Key Ingredients for Successful Trauma-Informed Care ...
Trauma-Informed Care Implementation April 2016 | By Christopher Menschner and Alexandra Maul, Center for Health Care Strategies IN BRIEF Because of the potentially long-lasting negative impact of trauma on physical and mental health, ways to address patients’ history of trauma are drawing the attention of health care policymakers and providers
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experienced trauma, numerous studies have documented a correlation between trauma exposure and substance abuse in adolescents: n In the National Survey of Adolescents, teens who had experienced physical or sexual abuse/assault were three times more likely to report past or current substance abuse than those without a history of trauma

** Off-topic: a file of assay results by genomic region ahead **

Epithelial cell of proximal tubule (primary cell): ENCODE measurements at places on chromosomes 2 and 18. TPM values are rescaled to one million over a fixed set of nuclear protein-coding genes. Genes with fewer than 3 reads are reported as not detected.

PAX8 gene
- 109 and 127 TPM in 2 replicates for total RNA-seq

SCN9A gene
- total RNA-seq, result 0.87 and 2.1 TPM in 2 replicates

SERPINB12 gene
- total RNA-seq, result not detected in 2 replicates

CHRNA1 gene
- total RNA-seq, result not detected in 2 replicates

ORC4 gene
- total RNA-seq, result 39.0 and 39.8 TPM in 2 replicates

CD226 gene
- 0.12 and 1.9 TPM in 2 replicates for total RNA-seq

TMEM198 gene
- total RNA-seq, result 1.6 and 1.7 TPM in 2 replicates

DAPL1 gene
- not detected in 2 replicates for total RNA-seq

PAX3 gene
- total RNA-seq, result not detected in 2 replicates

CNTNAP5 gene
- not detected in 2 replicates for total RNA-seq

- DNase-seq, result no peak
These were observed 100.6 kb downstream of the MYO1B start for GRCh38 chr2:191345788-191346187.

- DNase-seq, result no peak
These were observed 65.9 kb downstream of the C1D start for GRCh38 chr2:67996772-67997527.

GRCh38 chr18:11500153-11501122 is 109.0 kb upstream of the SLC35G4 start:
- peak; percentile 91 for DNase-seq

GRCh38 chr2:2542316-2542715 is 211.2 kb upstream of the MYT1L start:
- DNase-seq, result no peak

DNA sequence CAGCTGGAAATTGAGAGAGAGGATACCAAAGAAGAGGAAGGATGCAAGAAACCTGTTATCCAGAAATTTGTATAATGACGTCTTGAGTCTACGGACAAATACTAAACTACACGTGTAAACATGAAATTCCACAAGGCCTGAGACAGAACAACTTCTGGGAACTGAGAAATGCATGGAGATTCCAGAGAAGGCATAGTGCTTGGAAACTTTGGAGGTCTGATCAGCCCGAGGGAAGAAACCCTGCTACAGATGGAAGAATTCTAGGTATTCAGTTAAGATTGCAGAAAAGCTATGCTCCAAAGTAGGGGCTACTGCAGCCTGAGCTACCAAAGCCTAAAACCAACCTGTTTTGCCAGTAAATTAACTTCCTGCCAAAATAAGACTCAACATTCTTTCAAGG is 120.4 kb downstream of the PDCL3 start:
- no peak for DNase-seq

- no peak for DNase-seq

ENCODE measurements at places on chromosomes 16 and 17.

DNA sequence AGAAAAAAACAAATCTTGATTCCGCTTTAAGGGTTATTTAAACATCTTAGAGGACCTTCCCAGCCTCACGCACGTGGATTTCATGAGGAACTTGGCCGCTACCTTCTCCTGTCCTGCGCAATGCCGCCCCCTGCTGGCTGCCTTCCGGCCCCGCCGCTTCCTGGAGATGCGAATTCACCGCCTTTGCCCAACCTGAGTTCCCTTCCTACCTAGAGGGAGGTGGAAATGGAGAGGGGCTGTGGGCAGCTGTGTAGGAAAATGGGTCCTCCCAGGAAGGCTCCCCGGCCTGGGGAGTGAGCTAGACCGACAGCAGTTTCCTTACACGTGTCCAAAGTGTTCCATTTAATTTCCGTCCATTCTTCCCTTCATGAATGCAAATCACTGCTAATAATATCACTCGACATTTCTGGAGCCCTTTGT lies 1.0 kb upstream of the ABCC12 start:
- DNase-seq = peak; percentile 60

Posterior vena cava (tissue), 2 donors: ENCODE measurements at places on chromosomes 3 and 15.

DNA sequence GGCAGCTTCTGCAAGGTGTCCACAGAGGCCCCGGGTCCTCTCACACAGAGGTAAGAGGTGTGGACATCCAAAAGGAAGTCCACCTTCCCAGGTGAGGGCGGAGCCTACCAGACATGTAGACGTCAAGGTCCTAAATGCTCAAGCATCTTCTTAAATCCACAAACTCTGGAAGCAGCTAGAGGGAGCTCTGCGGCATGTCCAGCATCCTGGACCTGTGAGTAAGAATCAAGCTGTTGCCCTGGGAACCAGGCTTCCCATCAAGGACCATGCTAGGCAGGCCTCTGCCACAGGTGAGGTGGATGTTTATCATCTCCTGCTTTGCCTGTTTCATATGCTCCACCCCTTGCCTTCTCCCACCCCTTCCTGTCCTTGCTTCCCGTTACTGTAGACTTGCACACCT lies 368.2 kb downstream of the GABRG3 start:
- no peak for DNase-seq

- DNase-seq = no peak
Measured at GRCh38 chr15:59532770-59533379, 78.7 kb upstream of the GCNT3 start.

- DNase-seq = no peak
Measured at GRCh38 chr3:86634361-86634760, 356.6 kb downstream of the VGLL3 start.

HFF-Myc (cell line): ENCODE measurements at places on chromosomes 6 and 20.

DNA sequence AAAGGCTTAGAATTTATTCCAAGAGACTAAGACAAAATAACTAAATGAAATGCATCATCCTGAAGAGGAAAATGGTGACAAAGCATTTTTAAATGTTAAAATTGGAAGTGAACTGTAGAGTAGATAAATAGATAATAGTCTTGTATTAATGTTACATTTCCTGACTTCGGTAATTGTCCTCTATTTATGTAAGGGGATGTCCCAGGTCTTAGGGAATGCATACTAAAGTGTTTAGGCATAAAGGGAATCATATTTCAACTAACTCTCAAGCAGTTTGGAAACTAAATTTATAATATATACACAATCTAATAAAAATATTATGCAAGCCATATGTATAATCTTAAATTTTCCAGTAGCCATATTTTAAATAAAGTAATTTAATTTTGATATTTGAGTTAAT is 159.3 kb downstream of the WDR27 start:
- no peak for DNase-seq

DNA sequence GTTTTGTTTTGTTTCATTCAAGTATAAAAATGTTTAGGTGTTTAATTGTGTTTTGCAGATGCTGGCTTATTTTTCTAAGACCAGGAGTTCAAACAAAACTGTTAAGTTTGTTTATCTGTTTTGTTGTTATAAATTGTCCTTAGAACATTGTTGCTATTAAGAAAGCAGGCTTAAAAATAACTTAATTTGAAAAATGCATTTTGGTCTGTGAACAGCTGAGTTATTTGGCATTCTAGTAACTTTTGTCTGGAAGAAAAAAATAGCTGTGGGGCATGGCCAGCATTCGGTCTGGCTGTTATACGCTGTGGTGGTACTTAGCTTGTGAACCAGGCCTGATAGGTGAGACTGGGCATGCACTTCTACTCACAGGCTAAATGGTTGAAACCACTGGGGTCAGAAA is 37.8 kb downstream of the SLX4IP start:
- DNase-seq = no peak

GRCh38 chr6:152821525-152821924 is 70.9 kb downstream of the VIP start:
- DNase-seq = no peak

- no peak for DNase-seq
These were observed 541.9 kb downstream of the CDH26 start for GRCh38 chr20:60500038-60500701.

out, as Herman has done in Trauma and Recovery (1992), the “for-gotten history” of psychological trauma, emphasizing the starts and stops of clinical study throughout the century as interest ebbed and flowed. Other critics such as Deborah Horvitz, Laurie Vickroy, and Elaine Showalter have also contributed to the notion of cultural resis-
HISTORICAL TRAUMA - 2 • Historical Trauma is an example of intergenerational trauma. It’s caused by events that target a group of people. Thus, even family members who have not directly experienced the trauma can feel the effects of the event generations later. • Dr. Maria Yellow Horse Brave Heart, PhD, conceptualized historical trauma in the